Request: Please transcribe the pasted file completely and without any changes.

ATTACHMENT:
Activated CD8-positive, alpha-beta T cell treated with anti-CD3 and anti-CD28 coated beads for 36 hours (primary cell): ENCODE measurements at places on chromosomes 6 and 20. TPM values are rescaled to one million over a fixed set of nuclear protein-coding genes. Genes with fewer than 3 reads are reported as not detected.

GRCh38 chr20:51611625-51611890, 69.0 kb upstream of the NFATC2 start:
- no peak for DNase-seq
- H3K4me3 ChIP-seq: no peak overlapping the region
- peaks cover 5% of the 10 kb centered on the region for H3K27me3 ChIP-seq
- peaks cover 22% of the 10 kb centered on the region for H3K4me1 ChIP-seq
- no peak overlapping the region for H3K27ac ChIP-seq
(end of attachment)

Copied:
Activated CD8-positive, alpha-beta T cell treated with anti-CD3 and anti-CD28 coated beads for 36 hours (primary cell): ENCODE measurements at places on chromosomes 6 and 20. TPM values are rescaled to one million over a fixed set of nuclear protein-coding genes. Genes with fewer than 3 reads are reported as not detected.

GRCh38 chr20:51611625-51611890, 69.0 kb upstream of the NFATC2 start:
- no peak for DNase-seq
- H3K4me3 ChIP-seq: no peak overlapping the region
- peaks cover 5% of the 10 kb centered on the region for H3K27me3 ChIP-seq
- peaks cover 22% of the 10 kb centered on the region for H3K4me1 ChIP-seq
- no peak overlapping the region for H3K27ac ChIP-seq